Early-life exposure to nature might lead to positive structural brain changes. In a new study, researchers found that young children raised in homes surrounded by more green space exhibited more white and grey matter in certain brain regions. These structural differences are linked to positive effects on cognitive function.
The research, published in the journal Environmental Health Perspectives, was led by the Barcelona Institute for Global Health (ISGlobal) in collaboration with the Hospital del Mar (Spain) and the University of California, Los Angeles Fielding School of Public Health (UCLA FSPH).
“This study adds to the existing evidence about the benefits of transforming our cities by increasing access to the natural environment,” said Professor Jordi Sunyer, a researcher at ISGlobal.
The study involved a group of 253 elementary school children from the BREATHE project in Barcelona, Spain. Lifelong exposure to residential green space was analyzed using satellite-based information on the children’s addresses from birth up through to the time of the study.
Brain anatomy was studied using high-resolution 3D magnetic resonance images (MRI); working memory and inattentiveness were evaluated with computerized tests.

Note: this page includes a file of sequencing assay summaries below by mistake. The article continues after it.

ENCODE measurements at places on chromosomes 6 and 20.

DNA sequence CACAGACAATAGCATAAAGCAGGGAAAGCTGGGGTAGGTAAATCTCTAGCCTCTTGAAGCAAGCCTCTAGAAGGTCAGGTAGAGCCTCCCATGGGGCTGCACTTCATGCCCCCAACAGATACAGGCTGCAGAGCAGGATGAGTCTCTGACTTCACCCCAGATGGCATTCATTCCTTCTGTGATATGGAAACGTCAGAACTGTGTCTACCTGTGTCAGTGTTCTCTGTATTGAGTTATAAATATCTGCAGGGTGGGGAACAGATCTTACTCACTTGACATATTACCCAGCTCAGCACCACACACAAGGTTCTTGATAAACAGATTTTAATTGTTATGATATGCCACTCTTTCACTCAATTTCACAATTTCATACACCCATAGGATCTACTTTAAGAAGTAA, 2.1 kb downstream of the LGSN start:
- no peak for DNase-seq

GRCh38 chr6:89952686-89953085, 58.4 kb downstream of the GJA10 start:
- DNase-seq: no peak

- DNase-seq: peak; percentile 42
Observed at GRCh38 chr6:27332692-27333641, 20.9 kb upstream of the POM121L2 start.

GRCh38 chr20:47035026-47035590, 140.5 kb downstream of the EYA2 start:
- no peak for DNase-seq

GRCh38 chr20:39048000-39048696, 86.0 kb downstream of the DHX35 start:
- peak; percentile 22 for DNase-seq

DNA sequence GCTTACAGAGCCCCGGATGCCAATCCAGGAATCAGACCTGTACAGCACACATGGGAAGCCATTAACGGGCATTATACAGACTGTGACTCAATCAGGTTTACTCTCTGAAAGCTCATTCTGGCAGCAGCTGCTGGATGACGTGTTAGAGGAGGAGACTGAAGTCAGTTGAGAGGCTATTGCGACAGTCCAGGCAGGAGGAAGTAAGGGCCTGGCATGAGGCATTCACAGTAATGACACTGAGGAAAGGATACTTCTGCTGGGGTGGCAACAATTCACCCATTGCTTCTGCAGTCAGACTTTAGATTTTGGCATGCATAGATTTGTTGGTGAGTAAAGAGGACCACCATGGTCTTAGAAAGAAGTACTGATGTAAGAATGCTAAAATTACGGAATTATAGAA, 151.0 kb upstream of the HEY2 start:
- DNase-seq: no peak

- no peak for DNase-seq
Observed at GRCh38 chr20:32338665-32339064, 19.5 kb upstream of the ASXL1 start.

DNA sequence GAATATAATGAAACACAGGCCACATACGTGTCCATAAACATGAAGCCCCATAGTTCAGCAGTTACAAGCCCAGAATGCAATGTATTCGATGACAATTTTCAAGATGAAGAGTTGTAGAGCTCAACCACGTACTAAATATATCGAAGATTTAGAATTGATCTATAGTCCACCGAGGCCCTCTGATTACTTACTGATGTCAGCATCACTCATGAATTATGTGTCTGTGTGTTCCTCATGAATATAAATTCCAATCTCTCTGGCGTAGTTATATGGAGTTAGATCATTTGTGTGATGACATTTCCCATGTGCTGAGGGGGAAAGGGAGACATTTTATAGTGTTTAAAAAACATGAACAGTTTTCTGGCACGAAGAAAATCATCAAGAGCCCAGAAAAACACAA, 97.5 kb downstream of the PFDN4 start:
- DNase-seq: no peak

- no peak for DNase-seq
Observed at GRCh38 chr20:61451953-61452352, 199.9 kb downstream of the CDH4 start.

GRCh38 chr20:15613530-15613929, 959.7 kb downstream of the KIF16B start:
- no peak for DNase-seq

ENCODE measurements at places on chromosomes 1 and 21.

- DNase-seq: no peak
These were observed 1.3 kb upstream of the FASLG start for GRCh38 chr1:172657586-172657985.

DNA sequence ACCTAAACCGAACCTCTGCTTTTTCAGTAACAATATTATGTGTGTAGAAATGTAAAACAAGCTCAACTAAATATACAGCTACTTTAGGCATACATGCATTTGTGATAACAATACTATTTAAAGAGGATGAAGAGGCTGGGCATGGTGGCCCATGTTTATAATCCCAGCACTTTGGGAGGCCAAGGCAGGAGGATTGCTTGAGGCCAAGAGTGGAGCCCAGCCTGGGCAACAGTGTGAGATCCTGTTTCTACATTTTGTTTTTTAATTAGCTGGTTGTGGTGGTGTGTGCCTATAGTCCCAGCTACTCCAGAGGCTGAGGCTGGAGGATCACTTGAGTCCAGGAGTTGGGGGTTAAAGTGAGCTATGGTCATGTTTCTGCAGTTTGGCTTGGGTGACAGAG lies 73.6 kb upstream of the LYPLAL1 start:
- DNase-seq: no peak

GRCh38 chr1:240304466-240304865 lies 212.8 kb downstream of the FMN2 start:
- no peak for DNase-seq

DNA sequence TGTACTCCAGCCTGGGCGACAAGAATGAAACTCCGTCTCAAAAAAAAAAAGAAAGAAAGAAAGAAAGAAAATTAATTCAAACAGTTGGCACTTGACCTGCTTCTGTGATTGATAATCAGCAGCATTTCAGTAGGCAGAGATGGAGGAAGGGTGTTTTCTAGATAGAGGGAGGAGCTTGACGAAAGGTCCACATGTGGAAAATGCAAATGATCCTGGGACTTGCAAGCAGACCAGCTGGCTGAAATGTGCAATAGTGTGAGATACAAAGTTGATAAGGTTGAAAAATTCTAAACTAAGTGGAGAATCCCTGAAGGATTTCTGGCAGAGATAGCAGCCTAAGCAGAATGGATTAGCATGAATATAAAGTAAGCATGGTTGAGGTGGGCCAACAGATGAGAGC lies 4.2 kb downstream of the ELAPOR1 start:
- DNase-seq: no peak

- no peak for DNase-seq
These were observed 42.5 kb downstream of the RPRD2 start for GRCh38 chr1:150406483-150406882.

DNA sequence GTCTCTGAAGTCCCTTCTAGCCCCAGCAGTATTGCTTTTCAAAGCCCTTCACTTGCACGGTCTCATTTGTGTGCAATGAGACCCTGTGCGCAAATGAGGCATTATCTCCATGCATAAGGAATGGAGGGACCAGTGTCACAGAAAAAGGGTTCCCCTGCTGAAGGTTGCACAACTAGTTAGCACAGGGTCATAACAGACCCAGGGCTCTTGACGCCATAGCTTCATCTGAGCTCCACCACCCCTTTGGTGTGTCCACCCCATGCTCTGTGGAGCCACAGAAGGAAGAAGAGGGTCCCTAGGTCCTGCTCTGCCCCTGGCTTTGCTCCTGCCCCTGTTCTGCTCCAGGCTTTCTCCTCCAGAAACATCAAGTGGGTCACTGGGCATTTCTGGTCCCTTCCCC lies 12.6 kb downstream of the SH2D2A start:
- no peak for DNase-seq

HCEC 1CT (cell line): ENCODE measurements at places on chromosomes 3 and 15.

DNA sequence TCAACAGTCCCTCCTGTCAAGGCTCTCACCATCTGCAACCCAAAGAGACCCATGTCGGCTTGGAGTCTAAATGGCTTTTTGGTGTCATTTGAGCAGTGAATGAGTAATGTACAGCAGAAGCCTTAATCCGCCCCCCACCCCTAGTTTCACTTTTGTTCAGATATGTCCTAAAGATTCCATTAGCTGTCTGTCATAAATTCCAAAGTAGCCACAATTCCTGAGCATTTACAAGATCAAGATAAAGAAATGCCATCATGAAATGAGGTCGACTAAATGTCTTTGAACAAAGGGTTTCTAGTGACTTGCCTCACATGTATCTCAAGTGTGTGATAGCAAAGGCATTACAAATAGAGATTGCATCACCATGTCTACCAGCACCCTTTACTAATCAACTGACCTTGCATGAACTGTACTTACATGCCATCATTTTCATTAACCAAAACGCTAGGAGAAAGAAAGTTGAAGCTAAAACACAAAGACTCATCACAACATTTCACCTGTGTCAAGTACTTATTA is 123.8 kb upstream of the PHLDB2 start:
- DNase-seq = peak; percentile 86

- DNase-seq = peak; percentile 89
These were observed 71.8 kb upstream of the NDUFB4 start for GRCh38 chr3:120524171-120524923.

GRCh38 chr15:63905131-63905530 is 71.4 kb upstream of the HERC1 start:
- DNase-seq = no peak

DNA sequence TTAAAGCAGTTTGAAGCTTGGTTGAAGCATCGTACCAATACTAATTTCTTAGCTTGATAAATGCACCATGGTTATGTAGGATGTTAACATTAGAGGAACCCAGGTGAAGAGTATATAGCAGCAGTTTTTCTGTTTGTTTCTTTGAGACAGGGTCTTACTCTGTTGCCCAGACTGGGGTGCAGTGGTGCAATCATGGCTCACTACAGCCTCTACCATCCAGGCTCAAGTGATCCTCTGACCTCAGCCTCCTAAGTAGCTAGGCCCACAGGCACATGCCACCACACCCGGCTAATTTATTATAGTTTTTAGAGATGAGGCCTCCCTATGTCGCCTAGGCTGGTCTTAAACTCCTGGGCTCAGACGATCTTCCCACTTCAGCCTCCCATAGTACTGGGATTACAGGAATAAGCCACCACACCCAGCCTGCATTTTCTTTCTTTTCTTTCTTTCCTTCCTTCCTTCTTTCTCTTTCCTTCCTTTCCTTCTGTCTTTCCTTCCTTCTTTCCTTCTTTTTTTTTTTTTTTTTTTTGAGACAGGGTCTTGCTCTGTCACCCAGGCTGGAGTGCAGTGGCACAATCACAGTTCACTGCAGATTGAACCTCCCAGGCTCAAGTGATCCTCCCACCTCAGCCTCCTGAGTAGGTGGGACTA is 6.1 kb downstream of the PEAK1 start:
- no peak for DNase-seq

“This is the first study that evaluates the association between long-term exposure to green space and brain structure,” said Dr. Payam Dadvand, ISGlobal researcher and leading author of the study. “Our findings suggest that exposure to green space early in life could result in beneficial structural changes in the brain.”
The analysis revealed that long-term exposure to greenness was linked to greater volume of white and grey matter in certain parts of the brain that overlap with regions associated with higher scores on cognitive tests.
Furthermore, greater volumes of white and grey matter in the regions associated with green space exposure predicted better working memory and reduced inattentiveness.
Previous research has suggested that exposure to nature is essential for brain development in children. For example, in an earlier 12-month study of 2,593 children ages seven to 10 from the BREATHE project, researchers found that children who attended schools with more outdoor greenspace had stronger working memories and fewer problems with inattention compared to children in schools with less surrounding greenness.
The Biophilia hypothesis suggests that humans have an evolutionary bond with nature. Accordingly, green spaces offer children psychological restoration and greater opportunities for discovery, creativity and risk taking, which, in turn, are suggested to positively influence various aspects of brain development.
In addition, greener areas tend to have lower levels of air pollution and noise and may enrich microbial inputs from the environment, all of which could lead to indirect benefits for brain development.
“The study adds to growing evidence suggesting that early life exposure to green space and other environmental factors can exert measurable and lasting effects on our health through the life course,” says co-author Dr. Michael Jerrett, department chair and professor of Environmental Health Sciences at the UCLA Fielding School of Public Health.